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Old 01-25-2012, 04:10 PM
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olivia olivia is offline
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Default Do Squirrels and Chipmunks Get Along??

I didn't know where to post this thread. I see we have chippies on board. I was wondering if, in areas where squirrels and chippies live, do they peacefully co-exist, in the wild or do they occupy separate territories?
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Old 01-25-2012, 05:29 PM
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Quote:
Originally Posted by Squirrel Factor View Post
Peacefully I would say, well most of the time that is. I have a friend in the East in Northern Minnesota that has Eastern Chipmunks, N.A. Red squirrels and Eastern gray squirrels all iving in her yard and region. The Chipmunks are a funny lot, as they will raid another chippies cache, and once that begins the others in the community may join in on a mass raid, looting a cache. As for other species of squirrels, moreover the E. gray doesn't connect much with chipmunks, not as far as i have read or observed on my visit to see this friend. The Grays stay more in the trees and the chippies on the ground and under it, though they may go up to a high spot to make vocalizations. They will defend the inside of their borrows though and route Reds or other chipmunks from them.

Here are some videos of chipmunks and N.A. Red squrirels living side by side. As you will see the Reds are dominant, but the chipmunks are tenacious, though avoid engaging the Reds, they wait for an opportunity to get the food they need. Since the chipmunk has cheek pouches to carry nuts and seeds, they don't have to sit and eat food as the reds to, but will gather it to take to go. For this reason I believe they don't need to then be dominant, but just tenacious in their efforts to collect seeds. If any word describes them tenacious is it. I saw one chipmunk make no less than 25 trips back and from from us offering it peanuts back to it's borrow and then back again. This then gives them an advantage to do well to survive in spite of the more dominant Red squirrels with which they share territory. As you can see in the first and second videos, the Red squirrel is dominant of the chipmunk, not being tolerant of it being in it's territory. Fights though rarely occur, moreover body posturing and vocalizations resolves most conflicts very quickly, and if not then a chase occurs, which then the dominant red will attempt to make it's point by biting the interloper on the highquarters. The Red squirrel in the third video is vocalizing and perculating as they do with their body, to let other squirrels and chipmunks to keep back. In the last video a ground squirrel is challenged by a Red and the ground squirrel postures and stands it's ground, with the Red then retreating. Moreover when one sees Eastern Grays with Red squirrels it is most often the Red that will route the Gray.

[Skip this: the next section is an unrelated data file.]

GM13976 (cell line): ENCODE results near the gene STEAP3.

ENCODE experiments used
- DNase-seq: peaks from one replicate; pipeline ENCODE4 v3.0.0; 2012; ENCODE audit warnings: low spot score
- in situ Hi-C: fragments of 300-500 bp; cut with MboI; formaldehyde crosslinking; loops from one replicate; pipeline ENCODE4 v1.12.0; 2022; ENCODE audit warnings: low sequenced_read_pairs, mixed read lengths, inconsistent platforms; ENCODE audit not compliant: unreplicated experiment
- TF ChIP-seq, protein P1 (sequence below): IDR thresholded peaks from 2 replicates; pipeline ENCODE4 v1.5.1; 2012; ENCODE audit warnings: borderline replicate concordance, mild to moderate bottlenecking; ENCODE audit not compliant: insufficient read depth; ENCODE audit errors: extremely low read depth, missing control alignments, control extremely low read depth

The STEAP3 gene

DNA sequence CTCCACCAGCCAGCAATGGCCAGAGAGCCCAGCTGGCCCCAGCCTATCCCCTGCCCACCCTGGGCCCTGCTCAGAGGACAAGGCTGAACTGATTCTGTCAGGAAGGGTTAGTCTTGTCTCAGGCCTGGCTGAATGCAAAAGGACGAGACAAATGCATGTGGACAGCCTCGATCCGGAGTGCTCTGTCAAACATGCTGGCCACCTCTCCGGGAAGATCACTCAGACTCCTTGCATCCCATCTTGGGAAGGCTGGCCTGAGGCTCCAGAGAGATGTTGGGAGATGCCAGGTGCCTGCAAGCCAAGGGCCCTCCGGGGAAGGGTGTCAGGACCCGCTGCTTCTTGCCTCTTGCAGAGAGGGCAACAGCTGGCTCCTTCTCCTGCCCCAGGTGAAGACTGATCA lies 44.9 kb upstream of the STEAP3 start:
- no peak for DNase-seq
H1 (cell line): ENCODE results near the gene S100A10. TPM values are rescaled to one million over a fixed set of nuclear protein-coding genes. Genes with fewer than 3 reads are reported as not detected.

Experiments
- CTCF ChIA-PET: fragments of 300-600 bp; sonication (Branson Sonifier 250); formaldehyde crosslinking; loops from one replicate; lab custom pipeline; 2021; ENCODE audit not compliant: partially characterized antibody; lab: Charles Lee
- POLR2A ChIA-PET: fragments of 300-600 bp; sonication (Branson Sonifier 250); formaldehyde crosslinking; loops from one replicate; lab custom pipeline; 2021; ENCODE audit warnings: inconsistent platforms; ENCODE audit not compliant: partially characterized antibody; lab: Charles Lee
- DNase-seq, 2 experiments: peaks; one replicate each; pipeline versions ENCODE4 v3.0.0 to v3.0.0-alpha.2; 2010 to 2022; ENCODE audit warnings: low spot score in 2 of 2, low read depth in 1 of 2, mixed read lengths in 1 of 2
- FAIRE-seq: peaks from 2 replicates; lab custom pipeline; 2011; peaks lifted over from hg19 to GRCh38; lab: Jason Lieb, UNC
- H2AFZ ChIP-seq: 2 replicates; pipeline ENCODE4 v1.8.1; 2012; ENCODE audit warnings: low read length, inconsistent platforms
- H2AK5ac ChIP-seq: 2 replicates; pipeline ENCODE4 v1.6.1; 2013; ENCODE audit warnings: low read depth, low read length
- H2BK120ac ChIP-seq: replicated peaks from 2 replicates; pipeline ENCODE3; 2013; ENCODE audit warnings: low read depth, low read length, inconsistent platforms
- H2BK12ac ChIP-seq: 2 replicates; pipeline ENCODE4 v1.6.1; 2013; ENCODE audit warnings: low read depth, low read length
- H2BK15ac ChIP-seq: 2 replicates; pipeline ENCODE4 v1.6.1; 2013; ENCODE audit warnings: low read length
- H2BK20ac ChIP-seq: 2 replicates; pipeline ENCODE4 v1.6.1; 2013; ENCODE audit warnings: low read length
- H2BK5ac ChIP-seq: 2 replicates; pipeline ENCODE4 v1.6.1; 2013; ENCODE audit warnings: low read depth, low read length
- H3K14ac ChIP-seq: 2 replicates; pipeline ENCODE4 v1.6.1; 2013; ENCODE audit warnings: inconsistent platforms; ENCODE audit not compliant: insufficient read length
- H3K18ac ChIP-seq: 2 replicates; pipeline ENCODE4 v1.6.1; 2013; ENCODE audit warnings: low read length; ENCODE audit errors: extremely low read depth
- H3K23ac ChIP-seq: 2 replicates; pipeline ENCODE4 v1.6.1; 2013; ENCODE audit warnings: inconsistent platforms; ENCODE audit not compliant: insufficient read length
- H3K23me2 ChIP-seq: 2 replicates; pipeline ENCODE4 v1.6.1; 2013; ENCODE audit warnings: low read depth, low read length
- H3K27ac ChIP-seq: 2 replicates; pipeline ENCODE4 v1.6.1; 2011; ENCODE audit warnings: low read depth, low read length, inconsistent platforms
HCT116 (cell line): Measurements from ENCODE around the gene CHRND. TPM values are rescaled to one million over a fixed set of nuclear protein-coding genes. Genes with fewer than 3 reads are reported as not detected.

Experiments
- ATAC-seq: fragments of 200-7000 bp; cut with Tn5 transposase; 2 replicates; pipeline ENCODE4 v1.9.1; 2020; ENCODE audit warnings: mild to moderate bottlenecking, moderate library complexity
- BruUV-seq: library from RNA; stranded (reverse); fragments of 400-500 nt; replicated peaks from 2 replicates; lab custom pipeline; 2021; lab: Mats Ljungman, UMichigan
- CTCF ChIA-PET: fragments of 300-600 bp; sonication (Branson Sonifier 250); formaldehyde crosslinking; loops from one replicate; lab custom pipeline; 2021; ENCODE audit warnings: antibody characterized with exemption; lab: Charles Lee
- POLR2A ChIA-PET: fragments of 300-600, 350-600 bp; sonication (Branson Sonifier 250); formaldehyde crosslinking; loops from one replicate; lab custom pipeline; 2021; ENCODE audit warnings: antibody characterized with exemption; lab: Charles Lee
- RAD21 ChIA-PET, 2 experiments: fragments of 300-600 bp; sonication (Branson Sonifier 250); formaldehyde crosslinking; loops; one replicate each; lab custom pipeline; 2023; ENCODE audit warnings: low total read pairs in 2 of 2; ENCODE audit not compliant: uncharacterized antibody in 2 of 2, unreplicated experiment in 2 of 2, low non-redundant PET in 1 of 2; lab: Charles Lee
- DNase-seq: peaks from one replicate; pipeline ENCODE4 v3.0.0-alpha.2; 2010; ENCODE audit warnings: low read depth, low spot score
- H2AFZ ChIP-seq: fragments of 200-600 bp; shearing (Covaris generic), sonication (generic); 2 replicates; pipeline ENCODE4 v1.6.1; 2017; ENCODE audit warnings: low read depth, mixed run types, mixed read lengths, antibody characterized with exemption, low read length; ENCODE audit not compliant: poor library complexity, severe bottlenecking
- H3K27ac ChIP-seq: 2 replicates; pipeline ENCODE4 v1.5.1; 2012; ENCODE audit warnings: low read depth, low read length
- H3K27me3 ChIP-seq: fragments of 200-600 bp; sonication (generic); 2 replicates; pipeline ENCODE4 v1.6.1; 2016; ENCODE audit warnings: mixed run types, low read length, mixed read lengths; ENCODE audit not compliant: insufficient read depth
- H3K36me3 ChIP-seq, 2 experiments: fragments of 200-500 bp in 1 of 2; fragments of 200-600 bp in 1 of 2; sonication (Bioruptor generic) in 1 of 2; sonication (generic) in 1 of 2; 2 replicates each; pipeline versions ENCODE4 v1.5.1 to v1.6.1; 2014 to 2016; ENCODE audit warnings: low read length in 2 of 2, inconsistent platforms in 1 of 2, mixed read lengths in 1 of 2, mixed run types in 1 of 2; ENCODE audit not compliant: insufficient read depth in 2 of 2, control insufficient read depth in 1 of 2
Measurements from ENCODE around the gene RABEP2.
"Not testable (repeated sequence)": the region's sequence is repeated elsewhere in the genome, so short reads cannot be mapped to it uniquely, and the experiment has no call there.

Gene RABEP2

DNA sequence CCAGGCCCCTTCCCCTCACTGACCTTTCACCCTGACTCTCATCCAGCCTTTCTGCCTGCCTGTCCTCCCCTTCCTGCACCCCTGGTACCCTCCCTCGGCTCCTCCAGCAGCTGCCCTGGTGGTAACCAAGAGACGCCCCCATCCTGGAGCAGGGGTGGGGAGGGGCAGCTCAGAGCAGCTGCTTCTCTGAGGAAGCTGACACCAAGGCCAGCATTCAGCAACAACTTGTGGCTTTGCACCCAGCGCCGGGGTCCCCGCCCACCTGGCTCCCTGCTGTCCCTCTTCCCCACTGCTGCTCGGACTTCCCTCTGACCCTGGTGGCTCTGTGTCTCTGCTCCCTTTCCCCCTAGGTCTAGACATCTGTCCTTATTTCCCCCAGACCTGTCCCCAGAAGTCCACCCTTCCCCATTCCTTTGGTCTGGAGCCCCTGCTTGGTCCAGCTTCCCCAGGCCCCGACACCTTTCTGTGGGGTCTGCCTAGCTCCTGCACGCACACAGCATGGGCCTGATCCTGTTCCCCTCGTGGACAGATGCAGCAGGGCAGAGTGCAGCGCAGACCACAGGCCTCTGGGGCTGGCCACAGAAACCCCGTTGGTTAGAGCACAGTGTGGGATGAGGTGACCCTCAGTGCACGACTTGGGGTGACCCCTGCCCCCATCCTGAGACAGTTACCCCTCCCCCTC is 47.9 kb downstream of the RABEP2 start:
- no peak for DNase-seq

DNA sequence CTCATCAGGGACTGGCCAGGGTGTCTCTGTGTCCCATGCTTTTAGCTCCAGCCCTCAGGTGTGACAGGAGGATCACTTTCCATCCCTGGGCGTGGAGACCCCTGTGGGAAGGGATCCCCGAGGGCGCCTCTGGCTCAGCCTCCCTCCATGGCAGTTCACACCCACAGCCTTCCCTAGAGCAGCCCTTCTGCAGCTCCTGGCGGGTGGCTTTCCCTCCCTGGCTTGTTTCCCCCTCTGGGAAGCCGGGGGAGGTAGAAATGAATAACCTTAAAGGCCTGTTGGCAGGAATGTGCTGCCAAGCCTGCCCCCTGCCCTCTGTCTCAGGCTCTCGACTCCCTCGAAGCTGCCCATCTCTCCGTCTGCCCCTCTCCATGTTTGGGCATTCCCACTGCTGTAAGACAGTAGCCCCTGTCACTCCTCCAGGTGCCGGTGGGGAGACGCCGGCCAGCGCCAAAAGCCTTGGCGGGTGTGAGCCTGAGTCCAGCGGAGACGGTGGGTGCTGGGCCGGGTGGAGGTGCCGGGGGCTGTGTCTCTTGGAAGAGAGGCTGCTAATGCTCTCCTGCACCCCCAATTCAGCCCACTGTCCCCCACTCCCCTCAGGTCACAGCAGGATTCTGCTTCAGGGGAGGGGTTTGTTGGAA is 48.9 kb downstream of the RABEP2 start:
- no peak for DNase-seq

http://youtu.be/mrxAI69k2-0

http://youtu.be/XvGJ0MsOeXE

http://youtu.be/IQ4TUZyFBg0

http://youtu.be/BZDdvHcWA3U
Squirrel Factor,

Thank you so much for the information you provided and the videos.
In the first, I enjoyed the cat observing the activities. The Reds are clearly territorial. In the second video, the sounds of the 4 chippies and the Red are beautiful. I guess it's good we can't understand what is being said Due to the smaller size of the Red, I would have thought the Gray would dominate.
I also never thought about the pouches and the advantage they give.
It must have been an incredible sight to see a chippie make 25 trips in front of you. Yes, they are definitely tenacious. Also, the fact that the Grays stay in the trees and the chippies on the ground makes for a more peaceful co-existence. Isn't it wonderful how the sounds say it all. They are clearly communicating. In thinking about it, I imagine all species have a form of language. I remember , having had guinea pigs, the first time I heard their noise, I looked around and couldn't figure out where the noise was coming from Your post is a wealth of knowledge. Thank you.
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Old 01-25-2012, 05:32 PM
Squirrel Factor Squirrel Factor is offline
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Whoops, it looks like you caught my first copy I deleted it Olivia. Here are a few more videos added with the same address. Enjoy!